Africa is usually considered one of the most difficult places in the world for a person with disabilities, both local and foreign. The lack of support programs and cultural understanding of disability, as well as the limited infrastructure and difficult terrain, make many people with disabilities dismiss is as a possible vacation destination. However, there are a group of organisations that are currently trying to change that.
Naenda means, “I am going!” in Kiswahili. This exclamation especially captures the spirit of a special safari company operating out of Moshi, Tanzania. The philosophy behind Naenda Safars and Tours is that the natural beauty of African wildlife should be accessible to everyone, regardless of ability. It is the only safari company in Tanzania that has wheelchair-accessible vehicles.
As individuals who use wheelchairs, we never thought a safari in Africa was possible… We know first-hand the challenges of rough terrain, poor accessible transportation and many companies who don’t see us as worth their time or investment. We thank Naenda tours for opening a part of the world we thought we could only see on TV.
The commitment to accessibility is not the only way that Naenda tours supports disability inclusion. Jesse Mfoi, owner of Naeda tours, has designed the company to run differently. Naenda is structured as a social business in the model created by Nobel Prize winner Mohammed Yunus. This means that all the investors and the owners receive no profits or dividends. All the profits from the business are donated and used to fund social good.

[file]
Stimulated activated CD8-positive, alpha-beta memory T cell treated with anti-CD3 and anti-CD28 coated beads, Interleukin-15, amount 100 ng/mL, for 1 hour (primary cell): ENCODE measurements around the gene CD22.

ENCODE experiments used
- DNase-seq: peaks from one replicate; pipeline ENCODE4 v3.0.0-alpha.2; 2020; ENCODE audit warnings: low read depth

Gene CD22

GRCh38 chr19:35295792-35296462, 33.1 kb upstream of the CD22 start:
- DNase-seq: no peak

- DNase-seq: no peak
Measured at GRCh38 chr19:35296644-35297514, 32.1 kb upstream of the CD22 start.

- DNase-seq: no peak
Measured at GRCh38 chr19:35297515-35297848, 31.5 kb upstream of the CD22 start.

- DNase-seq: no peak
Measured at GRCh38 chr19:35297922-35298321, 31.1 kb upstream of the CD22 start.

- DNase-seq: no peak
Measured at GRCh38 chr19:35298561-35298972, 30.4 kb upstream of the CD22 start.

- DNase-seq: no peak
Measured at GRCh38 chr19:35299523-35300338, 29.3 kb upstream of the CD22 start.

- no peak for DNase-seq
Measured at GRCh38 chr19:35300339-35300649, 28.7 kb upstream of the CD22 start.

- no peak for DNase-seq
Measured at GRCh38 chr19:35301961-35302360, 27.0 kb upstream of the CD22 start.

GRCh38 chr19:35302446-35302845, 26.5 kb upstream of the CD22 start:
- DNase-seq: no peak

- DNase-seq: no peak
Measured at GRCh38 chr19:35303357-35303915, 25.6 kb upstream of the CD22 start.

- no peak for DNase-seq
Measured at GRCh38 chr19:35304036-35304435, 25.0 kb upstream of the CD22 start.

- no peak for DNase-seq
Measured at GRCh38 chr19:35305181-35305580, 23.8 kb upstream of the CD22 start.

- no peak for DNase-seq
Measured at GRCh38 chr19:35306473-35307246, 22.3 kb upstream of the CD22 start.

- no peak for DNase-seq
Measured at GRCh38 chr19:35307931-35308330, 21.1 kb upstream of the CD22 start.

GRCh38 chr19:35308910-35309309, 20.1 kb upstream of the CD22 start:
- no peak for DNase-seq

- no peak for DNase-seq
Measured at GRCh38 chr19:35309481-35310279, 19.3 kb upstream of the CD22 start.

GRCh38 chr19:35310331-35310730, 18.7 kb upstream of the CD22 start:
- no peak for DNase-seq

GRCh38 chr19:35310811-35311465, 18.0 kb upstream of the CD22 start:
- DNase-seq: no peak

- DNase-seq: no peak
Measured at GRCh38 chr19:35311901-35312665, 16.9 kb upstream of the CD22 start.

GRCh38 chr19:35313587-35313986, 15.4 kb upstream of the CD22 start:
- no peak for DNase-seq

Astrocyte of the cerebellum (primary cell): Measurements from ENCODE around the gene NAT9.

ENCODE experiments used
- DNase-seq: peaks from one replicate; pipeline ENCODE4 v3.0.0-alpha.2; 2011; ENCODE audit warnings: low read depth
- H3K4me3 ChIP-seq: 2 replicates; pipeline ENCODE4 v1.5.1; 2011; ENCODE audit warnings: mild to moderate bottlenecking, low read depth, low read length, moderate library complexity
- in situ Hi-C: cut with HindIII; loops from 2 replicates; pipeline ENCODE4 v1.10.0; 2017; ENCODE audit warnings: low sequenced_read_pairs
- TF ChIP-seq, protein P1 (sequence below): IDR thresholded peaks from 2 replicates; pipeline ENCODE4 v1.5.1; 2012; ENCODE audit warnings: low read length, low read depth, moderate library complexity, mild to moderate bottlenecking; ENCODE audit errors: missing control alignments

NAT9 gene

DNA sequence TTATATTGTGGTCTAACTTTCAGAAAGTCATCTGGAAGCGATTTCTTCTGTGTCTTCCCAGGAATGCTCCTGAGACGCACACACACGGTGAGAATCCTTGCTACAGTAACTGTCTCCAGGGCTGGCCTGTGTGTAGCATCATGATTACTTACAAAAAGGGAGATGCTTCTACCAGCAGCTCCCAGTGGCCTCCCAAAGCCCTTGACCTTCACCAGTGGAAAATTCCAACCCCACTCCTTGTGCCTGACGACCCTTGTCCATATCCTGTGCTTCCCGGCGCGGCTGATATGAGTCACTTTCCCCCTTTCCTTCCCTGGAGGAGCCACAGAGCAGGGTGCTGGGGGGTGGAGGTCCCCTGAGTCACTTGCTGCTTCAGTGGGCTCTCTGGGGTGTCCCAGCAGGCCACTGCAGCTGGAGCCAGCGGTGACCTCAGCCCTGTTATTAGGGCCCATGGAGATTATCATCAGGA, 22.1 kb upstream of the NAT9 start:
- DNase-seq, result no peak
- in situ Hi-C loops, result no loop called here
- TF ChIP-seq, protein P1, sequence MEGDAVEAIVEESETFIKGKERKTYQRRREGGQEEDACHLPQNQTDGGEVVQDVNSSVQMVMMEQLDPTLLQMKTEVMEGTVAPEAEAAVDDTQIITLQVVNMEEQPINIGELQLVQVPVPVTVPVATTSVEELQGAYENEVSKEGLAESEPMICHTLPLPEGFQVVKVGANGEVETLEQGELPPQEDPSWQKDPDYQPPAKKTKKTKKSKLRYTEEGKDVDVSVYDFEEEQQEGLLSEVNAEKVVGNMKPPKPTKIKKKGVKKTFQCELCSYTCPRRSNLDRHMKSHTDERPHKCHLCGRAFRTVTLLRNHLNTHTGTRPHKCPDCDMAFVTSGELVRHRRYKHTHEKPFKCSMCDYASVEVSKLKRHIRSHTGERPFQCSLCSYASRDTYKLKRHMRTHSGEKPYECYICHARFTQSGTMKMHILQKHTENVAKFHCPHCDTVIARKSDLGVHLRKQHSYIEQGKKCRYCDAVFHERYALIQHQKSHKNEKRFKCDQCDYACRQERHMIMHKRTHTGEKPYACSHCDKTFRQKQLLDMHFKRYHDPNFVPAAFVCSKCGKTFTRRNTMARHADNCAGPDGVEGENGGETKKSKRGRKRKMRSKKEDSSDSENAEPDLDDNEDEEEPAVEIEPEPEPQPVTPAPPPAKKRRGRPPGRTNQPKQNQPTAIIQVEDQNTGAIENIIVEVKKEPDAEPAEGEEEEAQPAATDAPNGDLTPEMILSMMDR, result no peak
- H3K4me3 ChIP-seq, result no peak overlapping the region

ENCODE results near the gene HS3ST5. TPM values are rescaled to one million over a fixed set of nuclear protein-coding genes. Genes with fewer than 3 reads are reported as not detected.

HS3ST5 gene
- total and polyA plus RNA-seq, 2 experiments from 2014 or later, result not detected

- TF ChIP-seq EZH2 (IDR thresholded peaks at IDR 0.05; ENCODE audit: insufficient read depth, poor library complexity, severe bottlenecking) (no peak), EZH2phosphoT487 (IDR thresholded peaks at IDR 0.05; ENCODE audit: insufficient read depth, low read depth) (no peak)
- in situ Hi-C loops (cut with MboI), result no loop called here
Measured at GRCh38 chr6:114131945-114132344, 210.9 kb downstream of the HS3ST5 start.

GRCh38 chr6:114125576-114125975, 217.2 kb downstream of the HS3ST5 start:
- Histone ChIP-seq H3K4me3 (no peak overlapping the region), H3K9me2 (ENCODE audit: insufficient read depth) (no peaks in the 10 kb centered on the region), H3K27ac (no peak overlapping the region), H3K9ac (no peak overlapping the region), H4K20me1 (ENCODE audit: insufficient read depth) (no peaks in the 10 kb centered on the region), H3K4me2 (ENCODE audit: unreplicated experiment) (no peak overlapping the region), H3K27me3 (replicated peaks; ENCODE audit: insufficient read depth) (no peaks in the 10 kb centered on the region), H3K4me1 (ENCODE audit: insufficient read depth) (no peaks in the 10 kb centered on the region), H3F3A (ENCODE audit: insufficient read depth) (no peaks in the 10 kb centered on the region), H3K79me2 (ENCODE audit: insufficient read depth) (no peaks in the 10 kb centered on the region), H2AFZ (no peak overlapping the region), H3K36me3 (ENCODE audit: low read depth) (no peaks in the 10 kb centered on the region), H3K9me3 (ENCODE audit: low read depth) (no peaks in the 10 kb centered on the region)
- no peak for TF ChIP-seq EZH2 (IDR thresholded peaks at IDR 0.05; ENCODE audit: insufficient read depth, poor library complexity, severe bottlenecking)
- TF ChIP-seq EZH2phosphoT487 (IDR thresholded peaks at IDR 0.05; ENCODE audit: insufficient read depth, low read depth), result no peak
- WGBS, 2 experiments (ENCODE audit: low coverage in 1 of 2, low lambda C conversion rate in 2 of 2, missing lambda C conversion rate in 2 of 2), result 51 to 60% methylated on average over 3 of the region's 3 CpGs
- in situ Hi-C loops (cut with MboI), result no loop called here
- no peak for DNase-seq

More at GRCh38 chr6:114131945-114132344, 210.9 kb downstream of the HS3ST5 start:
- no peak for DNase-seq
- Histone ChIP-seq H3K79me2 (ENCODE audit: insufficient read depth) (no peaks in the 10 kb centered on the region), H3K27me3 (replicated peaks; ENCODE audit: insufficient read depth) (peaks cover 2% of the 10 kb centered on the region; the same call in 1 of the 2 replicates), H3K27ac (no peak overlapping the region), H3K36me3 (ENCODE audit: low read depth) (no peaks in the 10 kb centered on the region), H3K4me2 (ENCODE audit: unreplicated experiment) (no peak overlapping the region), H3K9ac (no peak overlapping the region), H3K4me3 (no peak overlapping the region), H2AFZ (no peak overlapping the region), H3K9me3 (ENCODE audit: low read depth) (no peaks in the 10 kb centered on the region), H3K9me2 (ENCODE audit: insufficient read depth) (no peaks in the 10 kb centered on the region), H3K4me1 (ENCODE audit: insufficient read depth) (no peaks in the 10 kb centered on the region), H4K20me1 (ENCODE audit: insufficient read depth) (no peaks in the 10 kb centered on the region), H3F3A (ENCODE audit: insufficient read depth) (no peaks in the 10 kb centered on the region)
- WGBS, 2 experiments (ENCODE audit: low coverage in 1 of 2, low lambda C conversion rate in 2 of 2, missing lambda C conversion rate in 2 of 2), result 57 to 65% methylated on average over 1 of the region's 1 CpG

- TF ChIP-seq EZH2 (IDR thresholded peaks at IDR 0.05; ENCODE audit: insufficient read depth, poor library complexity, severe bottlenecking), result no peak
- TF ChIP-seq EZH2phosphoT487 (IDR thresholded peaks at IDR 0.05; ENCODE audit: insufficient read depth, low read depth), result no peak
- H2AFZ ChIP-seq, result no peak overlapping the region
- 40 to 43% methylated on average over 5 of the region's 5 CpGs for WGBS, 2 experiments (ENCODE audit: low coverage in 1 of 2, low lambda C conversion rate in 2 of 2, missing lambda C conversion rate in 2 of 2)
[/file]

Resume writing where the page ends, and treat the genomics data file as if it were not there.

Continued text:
The company is committed to increasing opportunities not only for tourists with disabilities, but also Africans with disabilities. The profits from Naenda tours are used towards creating a sustainable ecosystem of comprehensive supports for children with disabilities and their families in Moshi.
They also have an in-home services program where outreach workers visit families and provide them with direct support and training.
In addition to providing direct services, BCC works to economically support caregivers. It operates a micro-credit lending program, which has enabled over 70 caregivers of children in the program to open up small businesses to generate income.
The program also has four cooperative social businesses owned collectively by caregivers of children with disabilities. These cooperatives include two sewing companies that produce a variety of bags, a beading company that makes ornaments and traditional Maasai jewelry, and a construction cooperative, which also employees two young adults with intellectual disabilities. The cooperatives donate their profits back to BCC, helping to contribute to the overall sustainability of the program.
Together, Naenda tours and BCC are working together to promote an inclusive society in Moshi. In developing countries such as Tanzania, public funds for disability support programs are scarce, and non-profits and faith communities have to fill the void. Social businesses like Naenda tours are an exciting new model that is being tried around the world.
Social entrepreneurs like Jesse believe it provides a sustainable solution to the challenges of disability in Africa, and are working towards a brighter and more accessible future for both local citizens and tourists who want to experience the beauty of the land and have a safari adventure without limits.
You can find out more about Naenda Safaris and Tours by visiting the website.
By Meghan Hussey